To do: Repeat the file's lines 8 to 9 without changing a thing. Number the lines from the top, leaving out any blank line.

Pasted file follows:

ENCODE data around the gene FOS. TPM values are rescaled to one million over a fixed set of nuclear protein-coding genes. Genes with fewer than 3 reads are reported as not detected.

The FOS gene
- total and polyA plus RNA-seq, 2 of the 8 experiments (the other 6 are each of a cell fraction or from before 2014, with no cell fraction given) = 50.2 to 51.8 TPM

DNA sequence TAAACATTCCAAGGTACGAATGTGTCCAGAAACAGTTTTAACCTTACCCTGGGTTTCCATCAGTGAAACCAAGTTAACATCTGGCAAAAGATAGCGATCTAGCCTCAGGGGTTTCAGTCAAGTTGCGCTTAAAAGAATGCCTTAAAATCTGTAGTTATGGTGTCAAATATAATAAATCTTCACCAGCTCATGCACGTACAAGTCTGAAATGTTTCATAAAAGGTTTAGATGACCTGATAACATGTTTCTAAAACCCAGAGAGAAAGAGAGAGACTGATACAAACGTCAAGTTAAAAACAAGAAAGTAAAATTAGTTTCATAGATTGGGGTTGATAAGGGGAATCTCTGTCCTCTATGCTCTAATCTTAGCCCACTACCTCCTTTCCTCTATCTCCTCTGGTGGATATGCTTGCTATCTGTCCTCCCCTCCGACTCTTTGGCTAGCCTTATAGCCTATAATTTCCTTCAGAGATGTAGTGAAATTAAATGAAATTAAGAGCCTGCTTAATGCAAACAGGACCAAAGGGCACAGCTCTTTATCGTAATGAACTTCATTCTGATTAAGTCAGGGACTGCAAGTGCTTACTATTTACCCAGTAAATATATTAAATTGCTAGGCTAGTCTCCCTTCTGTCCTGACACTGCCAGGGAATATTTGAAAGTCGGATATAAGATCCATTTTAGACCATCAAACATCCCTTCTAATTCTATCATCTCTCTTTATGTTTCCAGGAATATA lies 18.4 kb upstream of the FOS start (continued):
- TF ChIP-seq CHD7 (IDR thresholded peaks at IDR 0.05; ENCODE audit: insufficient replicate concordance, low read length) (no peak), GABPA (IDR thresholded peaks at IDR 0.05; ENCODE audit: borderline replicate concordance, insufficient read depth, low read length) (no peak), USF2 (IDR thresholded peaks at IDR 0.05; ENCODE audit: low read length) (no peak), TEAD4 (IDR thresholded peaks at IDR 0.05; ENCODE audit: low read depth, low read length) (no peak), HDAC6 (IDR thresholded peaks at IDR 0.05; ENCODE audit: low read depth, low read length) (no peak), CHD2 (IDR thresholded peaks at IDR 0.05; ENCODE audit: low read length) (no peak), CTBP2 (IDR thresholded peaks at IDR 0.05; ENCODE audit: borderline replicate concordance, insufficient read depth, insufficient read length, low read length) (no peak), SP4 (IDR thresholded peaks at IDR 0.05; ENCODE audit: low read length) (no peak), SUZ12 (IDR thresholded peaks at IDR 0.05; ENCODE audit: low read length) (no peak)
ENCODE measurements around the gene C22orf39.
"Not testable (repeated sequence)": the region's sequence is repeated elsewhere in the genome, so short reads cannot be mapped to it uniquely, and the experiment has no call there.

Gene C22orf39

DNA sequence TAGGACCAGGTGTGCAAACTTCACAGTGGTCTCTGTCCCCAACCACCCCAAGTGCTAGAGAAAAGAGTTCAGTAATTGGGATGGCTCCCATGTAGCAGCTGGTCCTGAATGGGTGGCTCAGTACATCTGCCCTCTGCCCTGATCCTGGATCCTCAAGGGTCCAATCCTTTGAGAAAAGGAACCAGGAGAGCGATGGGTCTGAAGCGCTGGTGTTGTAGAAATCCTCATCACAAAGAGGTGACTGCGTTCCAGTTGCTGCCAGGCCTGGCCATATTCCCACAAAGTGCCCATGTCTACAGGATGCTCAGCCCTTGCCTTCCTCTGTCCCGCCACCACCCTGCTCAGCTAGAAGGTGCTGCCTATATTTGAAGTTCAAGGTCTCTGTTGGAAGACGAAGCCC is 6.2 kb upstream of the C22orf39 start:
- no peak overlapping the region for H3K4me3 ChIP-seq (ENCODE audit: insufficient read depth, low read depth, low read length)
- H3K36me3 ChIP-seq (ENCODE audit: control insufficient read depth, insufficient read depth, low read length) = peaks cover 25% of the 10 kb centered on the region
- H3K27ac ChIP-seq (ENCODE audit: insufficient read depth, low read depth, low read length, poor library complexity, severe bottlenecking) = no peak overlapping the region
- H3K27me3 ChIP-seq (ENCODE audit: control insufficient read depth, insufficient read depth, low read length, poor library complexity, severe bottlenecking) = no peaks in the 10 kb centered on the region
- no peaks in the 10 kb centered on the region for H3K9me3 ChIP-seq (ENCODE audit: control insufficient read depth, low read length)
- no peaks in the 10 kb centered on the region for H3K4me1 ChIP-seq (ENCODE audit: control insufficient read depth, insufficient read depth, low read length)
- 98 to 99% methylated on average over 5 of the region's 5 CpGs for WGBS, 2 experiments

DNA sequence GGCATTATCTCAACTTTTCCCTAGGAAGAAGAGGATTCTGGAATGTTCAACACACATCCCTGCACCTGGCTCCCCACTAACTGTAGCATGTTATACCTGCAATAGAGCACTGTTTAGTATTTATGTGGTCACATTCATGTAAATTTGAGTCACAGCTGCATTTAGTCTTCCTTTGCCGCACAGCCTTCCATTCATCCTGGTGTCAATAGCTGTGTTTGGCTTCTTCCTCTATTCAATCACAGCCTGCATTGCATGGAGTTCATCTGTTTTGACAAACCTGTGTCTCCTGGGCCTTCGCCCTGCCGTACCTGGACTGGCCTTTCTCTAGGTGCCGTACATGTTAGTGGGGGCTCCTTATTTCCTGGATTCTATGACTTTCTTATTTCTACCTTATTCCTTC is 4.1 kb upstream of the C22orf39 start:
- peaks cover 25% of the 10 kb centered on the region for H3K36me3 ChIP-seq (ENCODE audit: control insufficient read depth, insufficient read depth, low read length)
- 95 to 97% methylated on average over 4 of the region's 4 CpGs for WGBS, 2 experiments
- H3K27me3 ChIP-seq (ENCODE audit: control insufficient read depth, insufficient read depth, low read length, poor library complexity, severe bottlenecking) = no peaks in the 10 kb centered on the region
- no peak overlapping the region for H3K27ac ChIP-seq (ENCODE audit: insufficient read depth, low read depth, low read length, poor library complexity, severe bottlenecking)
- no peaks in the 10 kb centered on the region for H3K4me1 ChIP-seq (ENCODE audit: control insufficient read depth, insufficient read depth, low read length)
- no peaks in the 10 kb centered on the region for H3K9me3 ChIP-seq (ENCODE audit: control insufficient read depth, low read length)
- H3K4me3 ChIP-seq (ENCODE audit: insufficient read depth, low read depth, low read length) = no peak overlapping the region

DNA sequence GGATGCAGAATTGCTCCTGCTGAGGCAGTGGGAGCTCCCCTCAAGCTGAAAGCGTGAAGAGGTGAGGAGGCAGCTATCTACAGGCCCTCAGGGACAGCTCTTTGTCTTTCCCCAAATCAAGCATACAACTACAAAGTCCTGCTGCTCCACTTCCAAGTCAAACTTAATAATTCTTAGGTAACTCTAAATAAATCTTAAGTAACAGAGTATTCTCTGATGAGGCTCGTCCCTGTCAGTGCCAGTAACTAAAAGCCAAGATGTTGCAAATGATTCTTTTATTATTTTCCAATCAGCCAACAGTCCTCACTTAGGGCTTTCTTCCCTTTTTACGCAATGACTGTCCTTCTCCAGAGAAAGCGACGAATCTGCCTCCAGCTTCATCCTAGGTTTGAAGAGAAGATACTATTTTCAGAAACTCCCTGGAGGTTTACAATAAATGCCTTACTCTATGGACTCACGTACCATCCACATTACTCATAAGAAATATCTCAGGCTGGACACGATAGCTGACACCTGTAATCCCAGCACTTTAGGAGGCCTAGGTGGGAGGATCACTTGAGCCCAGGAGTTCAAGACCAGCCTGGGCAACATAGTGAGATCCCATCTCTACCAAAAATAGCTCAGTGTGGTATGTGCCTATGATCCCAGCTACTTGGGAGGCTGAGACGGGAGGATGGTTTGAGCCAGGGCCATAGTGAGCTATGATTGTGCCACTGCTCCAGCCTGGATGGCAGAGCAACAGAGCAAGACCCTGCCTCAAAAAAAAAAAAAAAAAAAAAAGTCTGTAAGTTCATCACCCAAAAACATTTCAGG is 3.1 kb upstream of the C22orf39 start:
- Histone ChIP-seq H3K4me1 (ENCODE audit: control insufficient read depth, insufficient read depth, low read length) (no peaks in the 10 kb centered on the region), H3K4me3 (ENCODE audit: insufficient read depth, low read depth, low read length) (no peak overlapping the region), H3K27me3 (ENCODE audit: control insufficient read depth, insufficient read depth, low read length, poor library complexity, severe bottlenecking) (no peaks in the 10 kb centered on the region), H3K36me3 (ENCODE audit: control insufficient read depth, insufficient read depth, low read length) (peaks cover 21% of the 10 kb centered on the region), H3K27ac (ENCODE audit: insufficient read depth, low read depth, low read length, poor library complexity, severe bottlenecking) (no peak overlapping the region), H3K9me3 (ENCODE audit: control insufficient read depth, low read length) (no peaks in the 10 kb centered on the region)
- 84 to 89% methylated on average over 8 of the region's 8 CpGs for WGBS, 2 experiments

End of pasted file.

Gene C22orf39

DNA sequence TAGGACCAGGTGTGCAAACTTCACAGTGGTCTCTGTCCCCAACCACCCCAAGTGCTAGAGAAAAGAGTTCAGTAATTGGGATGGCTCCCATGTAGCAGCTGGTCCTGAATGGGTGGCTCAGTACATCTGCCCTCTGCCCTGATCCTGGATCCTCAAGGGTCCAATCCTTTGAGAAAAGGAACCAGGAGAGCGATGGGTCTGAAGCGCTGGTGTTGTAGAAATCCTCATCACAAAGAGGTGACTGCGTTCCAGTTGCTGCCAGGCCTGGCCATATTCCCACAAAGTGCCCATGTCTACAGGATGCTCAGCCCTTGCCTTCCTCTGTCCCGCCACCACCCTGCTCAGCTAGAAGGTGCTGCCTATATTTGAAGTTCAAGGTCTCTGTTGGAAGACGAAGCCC is 6.2 kb upstream of the C22orf39 start: